• We urge Seattle & King County Public Health to recognize that motor vehicles pose the greatest threat to cyclist safety, and to focus on interventions that are vastly more effective than helmet mandates at preventing injuries for bicyclists, pedestrians, and all road users, such as reduced vehicle speeds and safer infrastructure. We ask that the Board of Health commit to researching and discussing these strategies in their 2022 work plan.

This entry was posted in news and tagged , , , , . Bookmark the permalink.

16 Responses to Support for repealing all-ages helmet law grows as Health Board begins debate

  1. J Doe says:

    Every cyclist who suffers trauma due to non use of a helmet is a tragedy even with a helmet law, like seat belt laws, but it will be more tragic for families without a helmet law. The lack of logical and critical thinking is appalling and reminiscent of propaganda.

    • Nick vdH says:

      This is the kind of comment that is only possible by someone who has never visited the Netherlands.

      • Ballard Biker says:

        The Netherlands has completely separated cyclist infrastructure and universal healthcare. Seattle (and the US) are definitely not the Netherlands.

        I don’t like the law being used in a racist manner, but it seems like completely throwing out the law is an extremely shortsighted thing to do instead of attempting to fix the problems.

        A similar thing happened with traffic enforcement in Seattle and now I can’t cross streets at striped intersections in heavy pedestrian Ballard without taking my life into my own hands.

      • Nick vdH says:

        I don’t see why we can’t do both at the same time. While we have a long way to go, there are places in Seattle that are very safe to ride without a helmet. I used to use bike share as part of my commute – 1 mile on the Burke Gilman Trail in order to connect with transit. I didn’t use a helmet. What I was doing was perfectly safe and should be legal.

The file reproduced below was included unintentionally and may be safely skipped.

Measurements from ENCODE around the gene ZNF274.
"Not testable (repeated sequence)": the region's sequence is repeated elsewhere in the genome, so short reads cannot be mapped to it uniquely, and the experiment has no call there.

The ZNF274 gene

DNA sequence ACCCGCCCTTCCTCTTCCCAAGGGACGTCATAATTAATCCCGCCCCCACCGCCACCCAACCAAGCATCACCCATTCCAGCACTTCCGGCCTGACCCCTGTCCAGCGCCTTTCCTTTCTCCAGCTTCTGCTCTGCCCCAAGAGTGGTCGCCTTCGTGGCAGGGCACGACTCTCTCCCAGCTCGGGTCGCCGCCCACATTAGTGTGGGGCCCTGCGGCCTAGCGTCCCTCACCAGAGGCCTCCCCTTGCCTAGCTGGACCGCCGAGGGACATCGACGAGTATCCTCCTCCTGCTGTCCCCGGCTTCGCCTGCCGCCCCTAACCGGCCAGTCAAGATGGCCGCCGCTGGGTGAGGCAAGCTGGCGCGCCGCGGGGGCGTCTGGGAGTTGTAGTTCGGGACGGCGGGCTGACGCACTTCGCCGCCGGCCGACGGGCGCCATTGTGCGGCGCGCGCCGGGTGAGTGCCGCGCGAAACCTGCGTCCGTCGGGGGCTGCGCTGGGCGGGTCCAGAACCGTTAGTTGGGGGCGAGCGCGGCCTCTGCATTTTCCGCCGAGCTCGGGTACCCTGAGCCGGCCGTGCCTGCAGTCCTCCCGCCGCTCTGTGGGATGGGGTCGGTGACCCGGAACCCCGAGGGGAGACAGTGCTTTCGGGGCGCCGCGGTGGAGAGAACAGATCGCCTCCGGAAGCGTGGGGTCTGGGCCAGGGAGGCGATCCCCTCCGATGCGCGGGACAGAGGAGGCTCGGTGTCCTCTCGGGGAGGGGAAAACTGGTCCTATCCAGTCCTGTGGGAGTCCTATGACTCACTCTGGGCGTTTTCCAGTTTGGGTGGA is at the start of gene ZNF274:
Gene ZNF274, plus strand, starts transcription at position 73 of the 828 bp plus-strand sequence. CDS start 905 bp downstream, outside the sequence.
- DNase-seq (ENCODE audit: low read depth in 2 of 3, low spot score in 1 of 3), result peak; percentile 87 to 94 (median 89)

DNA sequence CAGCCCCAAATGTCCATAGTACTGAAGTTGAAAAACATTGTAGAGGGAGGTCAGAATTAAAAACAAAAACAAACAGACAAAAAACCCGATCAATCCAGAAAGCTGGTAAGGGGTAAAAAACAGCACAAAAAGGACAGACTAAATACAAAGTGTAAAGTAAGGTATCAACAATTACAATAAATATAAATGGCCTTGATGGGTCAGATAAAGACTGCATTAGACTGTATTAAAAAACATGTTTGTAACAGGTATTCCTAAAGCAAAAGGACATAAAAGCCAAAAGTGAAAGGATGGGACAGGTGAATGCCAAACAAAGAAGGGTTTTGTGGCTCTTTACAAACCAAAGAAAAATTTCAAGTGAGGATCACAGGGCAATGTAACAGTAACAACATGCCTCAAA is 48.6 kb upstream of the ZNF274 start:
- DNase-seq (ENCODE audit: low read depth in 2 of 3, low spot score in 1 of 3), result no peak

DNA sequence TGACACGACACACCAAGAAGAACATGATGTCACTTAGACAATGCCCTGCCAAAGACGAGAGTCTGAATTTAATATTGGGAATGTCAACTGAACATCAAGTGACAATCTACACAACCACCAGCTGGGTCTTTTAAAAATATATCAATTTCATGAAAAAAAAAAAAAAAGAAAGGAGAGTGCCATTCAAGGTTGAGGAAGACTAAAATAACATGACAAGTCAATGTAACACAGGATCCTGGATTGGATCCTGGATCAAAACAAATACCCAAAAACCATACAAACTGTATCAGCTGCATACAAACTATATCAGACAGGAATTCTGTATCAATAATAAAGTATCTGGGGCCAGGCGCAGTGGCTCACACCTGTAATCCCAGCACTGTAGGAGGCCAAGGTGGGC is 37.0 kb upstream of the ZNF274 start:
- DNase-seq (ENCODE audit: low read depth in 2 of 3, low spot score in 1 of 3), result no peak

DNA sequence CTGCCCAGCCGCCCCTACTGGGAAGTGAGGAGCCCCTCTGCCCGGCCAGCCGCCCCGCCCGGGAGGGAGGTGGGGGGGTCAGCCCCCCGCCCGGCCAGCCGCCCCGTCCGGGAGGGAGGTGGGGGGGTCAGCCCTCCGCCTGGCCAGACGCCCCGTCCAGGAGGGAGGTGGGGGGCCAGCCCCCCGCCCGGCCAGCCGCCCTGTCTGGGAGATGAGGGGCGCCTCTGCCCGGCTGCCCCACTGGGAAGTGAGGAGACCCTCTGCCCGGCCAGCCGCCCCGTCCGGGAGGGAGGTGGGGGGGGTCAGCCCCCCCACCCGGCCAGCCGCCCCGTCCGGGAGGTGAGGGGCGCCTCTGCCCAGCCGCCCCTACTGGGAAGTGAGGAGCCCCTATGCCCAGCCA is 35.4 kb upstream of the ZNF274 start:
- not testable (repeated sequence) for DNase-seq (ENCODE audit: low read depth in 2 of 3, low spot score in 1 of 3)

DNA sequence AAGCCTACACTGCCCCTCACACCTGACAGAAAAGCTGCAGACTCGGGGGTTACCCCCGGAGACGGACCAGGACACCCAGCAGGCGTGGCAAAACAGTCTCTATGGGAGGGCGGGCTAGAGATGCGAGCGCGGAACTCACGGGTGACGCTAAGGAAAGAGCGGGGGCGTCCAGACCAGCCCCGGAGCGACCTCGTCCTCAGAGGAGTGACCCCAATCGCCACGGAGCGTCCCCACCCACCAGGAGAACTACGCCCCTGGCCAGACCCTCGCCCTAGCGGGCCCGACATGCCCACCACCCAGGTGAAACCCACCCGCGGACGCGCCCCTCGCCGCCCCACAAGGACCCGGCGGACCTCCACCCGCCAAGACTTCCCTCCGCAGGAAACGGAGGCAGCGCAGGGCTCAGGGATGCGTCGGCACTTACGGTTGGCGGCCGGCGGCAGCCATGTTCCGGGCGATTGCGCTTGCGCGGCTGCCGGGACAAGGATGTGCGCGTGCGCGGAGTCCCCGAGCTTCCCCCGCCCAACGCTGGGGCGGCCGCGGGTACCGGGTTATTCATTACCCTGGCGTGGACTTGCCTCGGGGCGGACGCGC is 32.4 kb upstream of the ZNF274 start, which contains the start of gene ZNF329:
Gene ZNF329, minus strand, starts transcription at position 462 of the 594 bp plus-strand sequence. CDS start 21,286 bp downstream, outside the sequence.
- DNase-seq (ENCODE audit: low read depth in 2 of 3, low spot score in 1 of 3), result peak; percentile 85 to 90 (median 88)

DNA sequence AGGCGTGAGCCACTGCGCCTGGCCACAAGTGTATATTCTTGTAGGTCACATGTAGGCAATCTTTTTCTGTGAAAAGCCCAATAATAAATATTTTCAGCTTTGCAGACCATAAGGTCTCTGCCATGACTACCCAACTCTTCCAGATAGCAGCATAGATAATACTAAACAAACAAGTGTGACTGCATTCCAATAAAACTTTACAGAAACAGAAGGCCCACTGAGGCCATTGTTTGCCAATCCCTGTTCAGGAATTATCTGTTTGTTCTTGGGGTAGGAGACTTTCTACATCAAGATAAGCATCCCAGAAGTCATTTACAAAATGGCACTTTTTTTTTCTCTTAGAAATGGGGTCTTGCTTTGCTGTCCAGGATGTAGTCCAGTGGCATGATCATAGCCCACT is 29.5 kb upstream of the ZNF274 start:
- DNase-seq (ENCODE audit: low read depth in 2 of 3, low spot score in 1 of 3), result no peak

• Ballard Biker says:

        I didn’t use a helmet.

        I can’t comprehend why someone would value their brain so little to take a chance that is unnecessary to take.

      • Josh says:

        The majority of lane-miles for cyclists in the Netherlands are shared streets, not separated routes. They do have a very extensive network of separated facilities, but most people don’t live on them, and they don’t load their bikes on cars to get to a path.

        Beyond that, though, helmets are not designed to protect from the forces of car/bike collisions. They’re engineered and tested only for the fall from cycling height to the ground in a bicycle-only crash.

        This is another instance of helmets distracting from the real risks to cyclists. If you want to address the risks of riding in mixed traffic, you need to address the mixed traffic itself – separating where appropriate, calming where shared streets make sense.